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Does Matter matter?
- January 30, 2022
- Steve Rogerson
Steve Rogerson asks if Matter really will be the catalyst for a new era of smart-home devices.
I am one of those people who is still surprised when technology works first time. I guess that is partly due to growing up before personal computers and mobile phones and then experiencing that often painful transition to being connected.
I recall having nightmares just about getting a computer to recognise my printer and having to download various drivers to give it a chance, and still getting that annoying message that it cannot find the printer. I shouted out once – to the amusement of others in the office – that is over there and I can see it, so why can’t you? My language was a little more explicit than that.
So, those days are behind us. Right? Well, not really as they have started to rear their head again with the growth in smart home technology, which has become a very diverse market as companies large and small over the past five to ten years rushed to jump on the bandwagon by adding connectivity to just about any home device. With that came the old problem of interoperability; in many cases these things just would not work together or you needed a degree in communications technology to figure out how to do it.
This was damaging the market, and so a couple of years ago a number of players put their heads together to find a way to make all their devices interoperate. The result was Matter, a new smart-home standard announced last year and which was one of the main talking points at the recent CES in Las Vegas.
This is not bad for an open standard not yet published; that is expected to happen in May or June this year. However, all those involved have early access to the details so expect a flurry of product announcements to coincide with the official launch.
The goal is simple. You buy a smart home device from any manufacturer, take it home, turn it on and, after a small amount of configuration, it becomes part of your existing smart home network. Will it really be that easy? I caught up last week with Steve Hanna, a distinguished engineer at German chip company Infineon and a major fan of the standard, to ask him that very question.
“IoT in the smart home has some serious challenges today,” he said. “It is complicated and confusing. It should not be like that. Manufacturers have been working on how to simplify the smart home, but there is a limit to what one manufacturer can do on its own.”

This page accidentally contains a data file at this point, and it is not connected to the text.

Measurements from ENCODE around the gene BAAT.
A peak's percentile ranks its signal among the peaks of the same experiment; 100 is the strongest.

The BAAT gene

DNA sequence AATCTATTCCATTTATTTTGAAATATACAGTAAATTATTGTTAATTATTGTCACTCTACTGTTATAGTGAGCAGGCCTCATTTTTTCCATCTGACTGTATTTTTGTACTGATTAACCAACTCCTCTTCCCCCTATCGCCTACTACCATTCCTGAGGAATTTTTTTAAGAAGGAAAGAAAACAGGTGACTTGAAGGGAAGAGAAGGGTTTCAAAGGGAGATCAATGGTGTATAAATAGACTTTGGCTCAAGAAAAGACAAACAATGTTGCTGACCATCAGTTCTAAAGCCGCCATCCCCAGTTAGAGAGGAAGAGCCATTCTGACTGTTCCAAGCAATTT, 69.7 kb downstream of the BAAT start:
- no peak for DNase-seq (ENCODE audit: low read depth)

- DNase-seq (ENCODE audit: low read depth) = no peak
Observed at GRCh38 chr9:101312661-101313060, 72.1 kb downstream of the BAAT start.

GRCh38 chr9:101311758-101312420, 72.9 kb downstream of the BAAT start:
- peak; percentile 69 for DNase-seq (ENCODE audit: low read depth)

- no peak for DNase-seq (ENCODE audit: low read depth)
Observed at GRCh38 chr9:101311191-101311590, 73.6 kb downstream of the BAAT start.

These problems are not unlike the early days of wifi and even email; I remember with email at first you could only send messages to people who were on the same network as you.
One obvious difficulty with Matter is all the smart home devices out there designed and built before Matter was even thought about let alone became a standard. But Hanna believes many of these can be updated; Matter compatibility will probably be in smartphone upgrades and similar for other devices. For those that can’t, the answer could be a bridge that will connect with existing devices and with other Matter products. This bridge need not be a new device but, say, an existing smart TV or phone.
“Older tech can’t be forever updated, but they can be supported through a gateway or bridge,” said Hanna. “My hope is that every device will be able to connect. Since Matter can work over existing products such as wifi, Bluetooth or Thread, if a device already supports these it can act as a bridge.”
Matter devices will also need some setting up; it won’t be a matter of turning them on and they are connected, but it will be close. That is good for security reasons, plus you don’t want it accidentally connecting to your neighbour’s network. Hanna thinks this could be as easy as scanning a QR code with your smartphone.
With a number of big names already committed to Matter, Hanna is confident it will reach a critical mass fairly rapidly, maybe by the end of this year, and within a few years you won’t be able to or want to buy anything that isn’t Matter compatible.
Not that everything will run completely smoothly.
“There are always teething problems,” said Hanna. “I am sure there will be some with Matter, but they will be fixed. We don’t have device profiles for every kind of device. Coffee makers, for example, are not in the list yet.”
That is probably for the best. When you get your first Matter device, make the coffee first and then sit down and work it all out. Hopefully, it will be simple, but just in case…